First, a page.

Betty Granger is a former school trustee in Winnipeg, Manitoba, Canada who provoked controversy during the 2000 federal election with her comments about Asian immigration to Canada, provoking a national political debate. She later became a campaign organizer for Stephen Harper.
Granger was 57 years old at the time of the 2000 election, and had served for almost ten years as a school trustee. She was already known as a prominent figure in Winnipeg, and had taken part in a civic-action protest against plans to restructure traffic policies for the River Heights region in 1994. Granger, and others, argued that the city's plans would lead to congestion, and create chaos for local businesses.
During her time on the Winnipeg school board, Granger was criticized on two separate occasions for allegedly making insensitive remarks about homosexuals and racial minorities. Granger disputed the accusations in both instances.
In 1993, fellow Winnipeg school trustee Bill Sanderson accused her of "intimating that all aboriginal peoples are thieves" following a private conversation. Sanderson, who is aboriginal, had informed Granger that he had purchased a computer from his nephew; Granger responded by saying that it was likely stolen. Granger responded to the controversy by saying she had done nothing to offend, and demanded that Sanderson apologize for his accusation.
In 1996, the Winnipeg Free Press quoted Granger as saying that students in one particular class were probably performing poorly because they believed their teacher to be gay. She was quoted as saying, "This man is a flamboyant homosexual. He's so effeminate, [students are] put off. The first day of school, this fellow showed up in a bright pink muscle shirt." Granger denied making this statement. At a subsequent closed-session meeting of the school board, she moved a motion reaffirming the board's commitment to human rights and non-discrimination.
A similar controversy arose during the 2000 campaign, although with larger implications. Granger, who represented the Conservative Canadian Alliance party, was widely criticized for remarks that she made to University of Winnipeg students concerning an "Asian invasion". She was quoted as saying that "Canadian students can't get into some of our university programs in Vancouver and Victoria" because of an influx of Asian students, and made reference to "a well-monied population buying up blocks and blocks of real estate" in British Columbia. Concerning a recent influx of refugees from Hong Kong, she was quoted as saying "There was a realization that what was coming off these boats was not the best clientele you would want for this country." She also claimed that some immigrants supported "Tamil terrorists".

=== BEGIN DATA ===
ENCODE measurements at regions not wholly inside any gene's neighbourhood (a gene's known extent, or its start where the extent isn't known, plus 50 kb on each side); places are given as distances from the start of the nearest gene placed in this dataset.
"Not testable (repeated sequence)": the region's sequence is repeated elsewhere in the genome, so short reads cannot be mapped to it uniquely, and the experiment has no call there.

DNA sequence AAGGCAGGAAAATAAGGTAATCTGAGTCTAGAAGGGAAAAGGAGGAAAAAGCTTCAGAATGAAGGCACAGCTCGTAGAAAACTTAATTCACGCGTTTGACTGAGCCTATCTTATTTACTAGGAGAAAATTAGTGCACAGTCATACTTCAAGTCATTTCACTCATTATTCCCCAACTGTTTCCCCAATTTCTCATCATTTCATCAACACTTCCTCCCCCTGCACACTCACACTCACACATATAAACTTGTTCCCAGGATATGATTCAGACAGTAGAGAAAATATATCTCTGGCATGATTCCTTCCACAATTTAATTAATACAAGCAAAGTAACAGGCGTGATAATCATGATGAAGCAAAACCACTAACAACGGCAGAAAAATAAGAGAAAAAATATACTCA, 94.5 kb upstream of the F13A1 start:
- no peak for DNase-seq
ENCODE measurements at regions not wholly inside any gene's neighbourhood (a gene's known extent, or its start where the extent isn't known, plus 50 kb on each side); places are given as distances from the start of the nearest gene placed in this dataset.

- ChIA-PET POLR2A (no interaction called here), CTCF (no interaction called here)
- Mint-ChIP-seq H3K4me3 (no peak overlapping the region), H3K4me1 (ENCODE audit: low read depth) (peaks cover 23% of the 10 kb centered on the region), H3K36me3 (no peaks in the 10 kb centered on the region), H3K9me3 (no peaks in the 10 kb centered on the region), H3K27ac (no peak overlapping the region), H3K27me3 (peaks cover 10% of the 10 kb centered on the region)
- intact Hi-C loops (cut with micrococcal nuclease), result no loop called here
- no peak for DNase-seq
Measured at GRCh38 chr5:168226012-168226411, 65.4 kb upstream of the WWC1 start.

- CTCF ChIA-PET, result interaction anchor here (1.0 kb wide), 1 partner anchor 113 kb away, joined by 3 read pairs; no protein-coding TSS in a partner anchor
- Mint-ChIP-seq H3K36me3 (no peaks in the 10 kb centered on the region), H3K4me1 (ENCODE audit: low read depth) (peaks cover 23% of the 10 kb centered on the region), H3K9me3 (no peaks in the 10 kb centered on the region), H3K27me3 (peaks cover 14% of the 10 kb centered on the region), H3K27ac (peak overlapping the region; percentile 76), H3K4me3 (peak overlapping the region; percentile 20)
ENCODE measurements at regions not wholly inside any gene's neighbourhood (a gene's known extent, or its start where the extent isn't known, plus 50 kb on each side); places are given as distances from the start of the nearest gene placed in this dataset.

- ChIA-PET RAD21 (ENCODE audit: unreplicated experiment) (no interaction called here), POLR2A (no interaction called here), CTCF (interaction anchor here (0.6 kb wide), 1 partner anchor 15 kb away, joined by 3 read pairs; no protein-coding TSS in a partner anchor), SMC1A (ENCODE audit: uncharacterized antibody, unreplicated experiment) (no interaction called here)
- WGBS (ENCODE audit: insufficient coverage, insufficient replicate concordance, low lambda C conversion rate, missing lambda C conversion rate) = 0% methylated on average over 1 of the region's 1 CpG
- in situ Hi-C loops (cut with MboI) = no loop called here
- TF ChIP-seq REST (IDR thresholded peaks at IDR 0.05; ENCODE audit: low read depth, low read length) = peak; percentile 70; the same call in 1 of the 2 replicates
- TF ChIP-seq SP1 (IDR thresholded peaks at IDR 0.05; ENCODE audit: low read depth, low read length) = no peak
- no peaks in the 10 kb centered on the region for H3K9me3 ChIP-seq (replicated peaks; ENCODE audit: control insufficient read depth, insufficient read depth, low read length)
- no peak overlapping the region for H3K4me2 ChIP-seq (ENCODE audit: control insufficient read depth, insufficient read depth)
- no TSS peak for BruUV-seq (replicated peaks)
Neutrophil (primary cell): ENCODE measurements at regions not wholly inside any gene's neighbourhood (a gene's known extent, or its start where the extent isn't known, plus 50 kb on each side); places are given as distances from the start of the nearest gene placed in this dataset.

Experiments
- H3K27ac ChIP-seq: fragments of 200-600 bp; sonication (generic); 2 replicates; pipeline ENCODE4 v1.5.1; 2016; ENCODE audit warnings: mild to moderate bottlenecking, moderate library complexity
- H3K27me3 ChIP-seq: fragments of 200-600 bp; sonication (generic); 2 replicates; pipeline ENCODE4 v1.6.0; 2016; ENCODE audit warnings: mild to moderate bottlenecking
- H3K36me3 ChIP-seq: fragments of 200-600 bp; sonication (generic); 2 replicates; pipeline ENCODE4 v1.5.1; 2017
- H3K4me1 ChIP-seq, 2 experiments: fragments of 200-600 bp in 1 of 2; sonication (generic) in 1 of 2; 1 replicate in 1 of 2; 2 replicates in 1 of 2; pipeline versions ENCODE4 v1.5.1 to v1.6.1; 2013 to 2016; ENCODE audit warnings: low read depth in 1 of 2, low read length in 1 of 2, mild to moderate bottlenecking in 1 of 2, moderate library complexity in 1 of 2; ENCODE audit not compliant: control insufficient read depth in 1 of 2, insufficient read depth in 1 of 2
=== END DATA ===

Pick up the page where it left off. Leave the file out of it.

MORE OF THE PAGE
Granger later offered a formal apology, saying, "I apologize for my remarks and any misunderstandings made at the University of Winnipeg. I am on record for increased immigration into Manitoba and my community". Granger suspended her campaign shortly after making the comments, although her name remained on the ballot. She also claimed she had been pressured to withdraw by the office of party leader Stockwell Day, Manitoba campaign chair Clayton Manness and others.
She received 3,210 votes (8.53%) in the election, finishing fourth behind the winner, Liberal candidate Anita Neville. After the election, she was censured by the Winnipeg School Board for her comments. Granger herself voted for the censure motion, and acknowledged that her comments had been offensive. She also expressed regret that some people had congratulated her for her remarks.
Her brother, former Libertarian Party candidate Dennis Owens, later claimed that Granger's remarks had been taken out of context, and noted that most of her speech had addressed the need for more immigration to Canada.
In the immediate aftermath to the 2000 controversy, Granger announced that she would not seek re-election to the Winnipeg school board in 2002. She later reconsidered, and declared herself a candidate for re-election. She was defeated, finishing sixth in a district which elected three board members. In 2004, she was appointed by the Winnipeg School Board for a two-year term on a committee overseeing the Children's Heritage Fund.
Granger was hired as a campaign organizer for Stephen Harper in 2002, as Harper successfully challenged Stockwell Day for the leadership of the Canadian Alliance. Granger's role as president of a party Riding association was defended by Harper, who stated that Granger had been the victim of a "slur story" in the 2000 election: "Betty Granger is a riding president, a member in good standing. She’s somebody that other members I’ve talked to think very highly of, and quite frankly, she was the victim of an unfair slur story in the last election campaign."
- Winnipeg Free March, 24 March 1994
- Winnipeg Free Press, 30 July 1993.
- Winnipeg Free Press, 14 December 1996
- Winnipeg Free Press, 19 December 1996
- Broadcast News, 18 November 2000
- No Logo Archived September 9, 2005, at the Wayback Machine.
- Granger resigns after "Asian Invasion" comments, CBC News Posted: Nov 19, 2000
- Winnipeg Free Press, 19 November 2000
- Canadian Press, 20 November 2000
- Winnipeg Free Press, 5 December 2000
- Winnipeg Free Press, 14 February 2001
- Winnipeg Free Press, 24 October 2002
- Winnipeg Free Press, 30 November 2004
- Winnipeg Free Press, 15 January 2002
- Stephen Harper, Calgary Herald, January 15, 2002.